DAVID BAIN: And what about the issue with the fact that you're producing content on a third party platform again, and you're not actually having your perhaps core content published on your own domain and having control over your audience. Should this be a concern for people, or is growing your audience on Facebook more important because you can get many of them?

MARK ASQUITH: I think there's a few ways...

BILL HUNT: I mean this is a dual-edged sword...go ahead Mark.

MARK ASQUITH: No, no, no go Bill, you're alright.

BILL HUNT: As I say, that's the dual-edged sword. We all talked about, as Emily said, renting, real estate, but if I can stand on a pedestal in Times Square with half a million people listening to me, that's like gold. And so I think it is the compromise and maybe there is a way to repurpose that afterwards on your site. But I think people need to do it and I think, second is, you got to be confident that you can articulate your message because it is going to open you up to naysayers or people that are going to come in and say you suck. Or I don't like your idea, and how do you train a person to be able to deal with that in a calm manner? And be able to steer people through a conversation without it getting out of control. I think those...that sort of a risk, the opportunity is the reach of Facebook and, yeah, the challenge is how do we repurpose it.

DAVID BAIN: I think Mark...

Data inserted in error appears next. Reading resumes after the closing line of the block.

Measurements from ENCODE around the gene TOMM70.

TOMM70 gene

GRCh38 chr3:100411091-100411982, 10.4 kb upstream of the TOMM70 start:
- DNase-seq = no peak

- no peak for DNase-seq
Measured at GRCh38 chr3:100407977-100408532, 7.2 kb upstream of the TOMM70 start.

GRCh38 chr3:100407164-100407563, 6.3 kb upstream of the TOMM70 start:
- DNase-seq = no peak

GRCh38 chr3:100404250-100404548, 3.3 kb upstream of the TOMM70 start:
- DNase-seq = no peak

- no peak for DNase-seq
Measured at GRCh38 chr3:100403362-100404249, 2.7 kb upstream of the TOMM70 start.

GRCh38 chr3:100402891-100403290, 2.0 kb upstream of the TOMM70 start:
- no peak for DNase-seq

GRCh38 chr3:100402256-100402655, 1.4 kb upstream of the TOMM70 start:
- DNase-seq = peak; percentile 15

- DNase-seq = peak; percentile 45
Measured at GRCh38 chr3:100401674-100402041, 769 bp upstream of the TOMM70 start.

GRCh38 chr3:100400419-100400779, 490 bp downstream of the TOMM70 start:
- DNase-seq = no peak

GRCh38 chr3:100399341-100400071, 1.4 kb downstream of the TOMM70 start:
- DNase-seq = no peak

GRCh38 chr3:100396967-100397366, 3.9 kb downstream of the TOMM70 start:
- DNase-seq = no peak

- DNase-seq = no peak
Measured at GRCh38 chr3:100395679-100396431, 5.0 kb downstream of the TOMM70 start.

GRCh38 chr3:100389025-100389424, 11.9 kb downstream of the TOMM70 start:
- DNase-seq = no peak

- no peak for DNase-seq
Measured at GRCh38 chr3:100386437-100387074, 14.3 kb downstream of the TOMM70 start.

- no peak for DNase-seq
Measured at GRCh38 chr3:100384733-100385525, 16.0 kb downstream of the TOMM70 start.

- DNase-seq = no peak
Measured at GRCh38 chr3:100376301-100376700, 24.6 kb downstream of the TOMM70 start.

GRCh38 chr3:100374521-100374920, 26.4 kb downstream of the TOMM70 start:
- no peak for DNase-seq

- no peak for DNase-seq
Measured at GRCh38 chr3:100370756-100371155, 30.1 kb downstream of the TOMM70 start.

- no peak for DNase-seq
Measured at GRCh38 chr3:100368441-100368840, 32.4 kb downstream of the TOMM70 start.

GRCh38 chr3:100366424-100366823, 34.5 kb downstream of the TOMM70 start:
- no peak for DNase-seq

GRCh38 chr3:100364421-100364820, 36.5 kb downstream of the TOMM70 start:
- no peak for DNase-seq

MARK ASQUITH: When you think about the business side of things as well, this is...it's got a number of implications. There's the repurposing is, if you do it on your phone, if you do it on your mobile, you get the video anyway. That's your video, that's your content, Facebook say that. So you can what you want with that and a good friend of mine, Hani Mourra who provides simple podcast press, he's built a tool for that called Simple Live Press. So it automatically pulls your Facebook Live feed into your website, really good tool so check that out but that's the automation tool out of the way. But I think when you think about business, this has so many different uses. It's a sales tool, it's a retention tool, it's a content tool. If you think about just a funnel, just any funnel, whether it is a retention funnel or whether it's a new sales funnel, it's all about migrating people to the place that they can easily access the things that solve their problems. And if that place is Facebook, then that's fantastic. So we, at podcast websites, we've built a massive community. There's a few thousand members there. The easiest way for me to just tell people that we've got some server maintenance is to press a button on there, get my big, fat northern English head on with my Batman T shirt and tell them we're performing some scheduled maintenance. And it works really nicely but also, things like migrating your audience across to your...back to the point that Emily and I raised earlier about building your own platform, your own brand. The panacea for that is to have an email list that you can work with and you can keep building. Using Facebook Live like this to migrate people across from a community, in a space that they're already safe and familiar with, Facebook, using Facebook Live to convert them into your brand advocates and pull them onto your list, that, again, that is another game changer. Using it like that to say, 'Here's your safe place on Facebook. I can't touch you on it, this is yours, you've got this. This is me in your space.' Once you build up the trust saying, 'Listen I'm over here as well. Come and jump on this list.' That's really important, I think it's really powerful to be able to do that. So I think if you plan it in, it has so many implications. I think it's really good.